Lehrmann has always denied Higgins’s allegation and pleaded not guilty.
Drumgold announced last month the retrial would not go ahead due to grave concerns for Higgins’ mental health and the case against Lehrmann was dropped.
The decision not to proceed with Lehrmann’s retrial has triggered an extraordinary series of exchanges between the public prosecutor and the police union, all highly critical of each other’s professional conduct.
The ACT Office of the Director of Public Prosecutions earlier this week month released to The Guardian a letter in which Drumgold complained to Gaughan that police engaged in a “very clear campaign to pressure” him not to prosecute Lehrmann.
Gaughan said the force was not consulted before the letter was released, and the police union flagged plans to refer the document’s release to Office of the Australian Information Commission and the ACT Ombudsman as a possible breach of FOI laws.
On December 8, the Australian Federal Police Association issued a statement saying it “wants to make it extremely clear that the desperate attempts to smear” the AFP and policing were untested.
The inquiry will consider several elements of the case: the engagement between the prosecutor’s office and police regarding the prospect of charges being laid; the decision to proceed to trial and the decision not to pursue a retrial; the conduct of the police and the prosecutor’s office; the laws for addressing juror misconduct in the ACT; and the assistance given to Higgins during the trial.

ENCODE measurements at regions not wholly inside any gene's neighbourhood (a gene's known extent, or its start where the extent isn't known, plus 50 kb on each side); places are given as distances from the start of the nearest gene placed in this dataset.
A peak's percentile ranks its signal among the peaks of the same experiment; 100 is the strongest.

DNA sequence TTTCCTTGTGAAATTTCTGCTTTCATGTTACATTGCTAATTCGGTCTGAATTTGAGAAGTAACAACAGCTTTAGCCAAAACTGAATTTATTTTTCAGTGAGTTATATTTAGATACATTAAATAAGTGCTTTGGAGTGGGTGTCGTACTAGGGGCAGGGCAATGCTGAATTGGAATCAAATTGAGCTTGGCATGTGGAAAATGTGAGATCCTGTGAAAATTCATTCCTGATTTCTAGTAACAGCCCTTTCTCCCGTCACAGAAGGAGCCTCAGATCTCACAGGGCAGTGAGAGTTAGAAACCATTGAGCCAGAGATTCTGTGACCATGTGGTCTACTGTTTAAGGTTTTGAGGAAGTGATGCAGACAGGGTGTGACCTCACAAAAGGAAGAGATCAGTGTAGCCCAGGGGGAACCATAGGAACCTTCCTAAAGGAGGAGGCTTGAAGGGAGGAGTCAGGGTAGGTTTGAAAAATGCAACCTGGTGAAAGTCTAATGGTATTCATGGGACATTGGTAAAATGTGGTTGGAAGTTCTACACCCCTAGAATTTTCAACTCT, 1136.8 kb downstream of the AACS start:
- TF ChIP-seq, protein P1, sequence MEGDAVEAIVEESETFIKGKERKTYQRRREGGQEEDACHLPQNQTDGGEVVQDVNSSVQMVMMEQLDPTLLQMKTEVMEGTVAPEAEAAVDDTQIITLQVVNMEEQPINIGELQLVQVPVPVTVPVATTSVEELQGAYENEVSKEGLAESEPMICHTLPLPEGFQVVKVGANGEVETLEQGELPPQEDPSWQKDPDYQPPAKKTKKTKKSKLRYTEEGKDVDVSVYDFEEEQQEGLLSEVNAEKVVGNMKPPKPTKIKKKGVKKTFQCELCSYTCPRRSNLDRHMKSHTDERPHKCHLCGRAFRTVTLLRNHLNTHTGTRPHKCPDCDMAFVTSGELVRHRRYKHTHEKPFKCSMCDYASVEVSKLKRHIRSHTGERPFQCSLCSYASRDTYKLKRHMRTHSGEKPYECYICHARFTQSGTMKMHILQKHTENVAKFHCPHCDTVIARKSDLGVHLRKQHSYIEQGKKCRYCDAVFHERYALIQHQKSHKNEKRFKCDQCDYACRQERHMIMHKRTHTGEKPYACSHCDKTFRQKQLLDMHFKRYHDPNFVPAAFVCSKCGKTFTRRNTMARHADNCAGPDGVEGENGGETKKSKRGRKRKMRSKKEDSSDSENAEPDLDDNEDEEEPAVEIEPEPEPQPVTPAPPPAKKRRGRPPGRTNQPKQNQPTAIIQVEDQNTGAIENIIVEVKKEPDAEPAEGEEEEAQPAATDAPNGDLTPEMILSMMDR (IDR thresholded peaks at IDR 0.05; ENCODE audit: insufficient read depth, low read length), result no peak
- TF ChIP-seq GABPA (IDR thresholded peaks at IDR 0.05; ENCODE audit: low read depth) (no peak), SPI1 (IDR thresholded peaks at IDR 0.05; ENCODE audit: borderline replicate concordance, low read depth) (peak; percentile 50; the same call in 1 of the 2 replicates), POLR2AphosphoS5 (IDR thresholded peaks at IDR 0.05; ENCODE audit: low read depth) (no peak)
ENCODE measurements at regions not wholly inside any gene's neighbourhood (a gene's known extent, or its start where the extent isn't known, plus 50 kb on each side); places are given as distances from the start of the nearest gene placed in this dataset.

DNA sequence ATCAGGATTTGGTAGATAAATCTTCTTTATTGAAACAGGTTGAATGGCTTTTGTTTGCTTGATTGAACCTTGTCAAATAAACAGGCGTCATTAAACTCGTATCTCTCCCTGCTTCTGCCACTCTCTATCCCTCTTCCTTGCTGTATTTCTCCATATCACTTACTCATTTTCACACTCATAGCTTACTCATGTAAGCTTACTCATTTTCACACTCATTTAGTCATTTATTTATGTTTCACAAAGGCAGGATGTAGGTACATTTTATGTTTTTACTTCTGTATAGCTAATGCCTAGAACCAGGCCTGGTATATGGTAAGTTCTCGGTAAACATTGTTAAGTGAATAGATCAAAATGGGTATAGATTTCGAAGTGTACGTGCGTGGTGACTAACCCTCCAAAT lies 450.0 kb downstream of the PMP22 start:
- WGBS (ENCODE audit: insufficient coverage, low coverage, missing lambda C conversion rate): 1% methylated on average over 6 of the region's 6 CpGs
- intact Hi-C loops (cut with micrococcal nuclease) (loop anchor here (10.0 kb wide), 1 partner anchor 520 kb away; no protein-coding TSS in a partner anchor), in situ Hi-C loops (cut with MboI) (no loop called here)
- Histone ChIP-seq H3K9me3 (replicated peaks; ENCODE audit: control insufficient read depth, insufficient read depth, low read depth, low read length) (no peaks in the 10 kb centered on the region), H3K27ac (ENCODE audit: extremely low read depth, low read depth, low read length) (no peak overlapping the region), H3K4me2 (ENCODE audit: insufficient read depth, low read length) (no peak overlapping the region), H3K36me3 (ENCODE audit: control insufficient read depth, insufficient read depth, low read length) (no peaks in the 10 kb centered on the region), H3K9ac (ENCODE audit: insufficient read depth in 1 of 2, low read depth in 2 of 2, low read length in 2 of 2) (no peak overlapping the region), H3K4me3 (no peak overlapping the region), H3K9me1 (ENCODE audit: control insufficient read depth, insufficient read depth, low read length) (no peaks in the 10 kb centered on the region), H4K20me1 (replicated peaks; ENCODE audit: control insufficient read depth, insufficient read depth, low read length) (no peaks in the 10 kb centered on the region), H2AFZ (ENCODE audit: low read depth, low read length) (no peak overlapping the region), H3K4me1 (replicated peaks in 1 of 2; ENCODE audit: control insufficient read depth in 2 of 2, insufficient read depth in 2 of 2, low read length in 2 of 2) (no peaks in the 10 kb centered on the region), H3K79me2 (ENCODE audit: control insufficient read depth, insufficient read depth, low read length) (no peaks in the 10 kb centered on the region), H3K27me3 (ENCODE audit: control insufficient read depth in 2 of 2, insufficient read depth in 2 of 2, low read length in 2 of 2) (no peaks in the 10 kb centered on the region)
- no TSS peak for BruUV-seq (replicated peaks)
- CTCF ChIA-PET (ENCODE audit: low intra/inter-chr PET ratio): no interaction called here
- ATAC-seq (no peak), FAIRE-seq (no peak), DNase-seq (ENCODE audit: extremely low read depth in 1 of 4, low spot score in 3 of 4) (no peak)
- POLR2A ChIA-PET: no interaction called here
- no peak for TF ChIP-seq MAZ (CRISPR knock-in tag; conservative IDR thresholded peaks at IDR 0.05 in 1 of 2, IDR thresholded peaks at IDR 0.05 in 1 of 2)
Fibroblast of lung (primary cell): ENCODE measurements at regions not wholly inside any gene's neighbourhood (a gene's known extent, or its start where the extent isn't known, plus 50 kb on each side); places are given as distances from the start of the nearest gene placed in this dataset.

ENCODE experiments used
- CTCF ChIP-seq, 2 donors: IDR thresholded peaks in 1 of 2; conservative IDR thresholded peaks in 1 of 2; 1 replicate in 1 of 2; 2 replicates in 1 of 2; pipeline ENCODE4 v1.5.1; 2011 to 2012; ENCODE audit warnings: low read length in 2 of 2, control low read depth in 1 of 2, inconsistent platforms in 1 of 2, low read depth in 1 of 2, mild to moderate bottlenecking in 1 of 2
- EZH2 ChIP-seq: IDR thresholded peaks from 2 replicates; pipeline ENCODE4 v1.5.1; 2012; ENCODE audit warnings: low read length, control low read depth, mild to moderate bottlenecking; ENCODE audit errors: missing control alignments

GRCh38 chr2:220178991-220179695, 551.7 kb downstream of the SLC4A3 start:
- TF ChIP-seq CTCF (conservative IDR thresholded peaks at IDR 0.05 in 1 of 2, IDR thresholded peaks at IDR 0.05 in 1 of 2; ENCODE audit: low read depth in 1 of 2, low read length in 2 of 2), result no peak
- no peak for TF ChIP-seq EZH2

Rattenbury said the government had contacted representatives of both Lehrmann and Higgins ahead of the announcement and it would be up to those conducting the inquiry to determine whether either was called to give evidence.
“Clearly we need to take into account the mental wellbeing of Ms Higgins and others involved,” Rattenbury said.
The inquiry will be able to hold public and private hearings, issue search warrants, compel the production of documents and compel the attendance of witnesses and take their evidence on oath. Police, the DPP and the Victims of Crime Commissioner have all indicated they will cooperate.
The Attorney-General said the inquiry wasn’t about revisiting the trial or any evidence within it.
“It is expected that the inquiry will have regard to investigations which other bodies may be conducting regarding these matters,” he said. “I would ask everyone to respect the privacy of individuals who will be involved in this Inquiry.
ACT Supreme Court Chief Justice Lucy McCallum aborted the first trial after a juror brought their own research into the jury room while deliberating the verdict. There are punishments for such behaviour under the territory’s laws.
Rattenbury said it “seems appropriate” juror misconduct would be examined by the inquiry, while the ACT government was also looking into majority verdicts, which enable a verdict to be reached without unanimity.
Higgins has received a confidential settlement with the Commonwealth, while Lehrmann is reportedly considering launching defamation proceedings regarding some media reporting.
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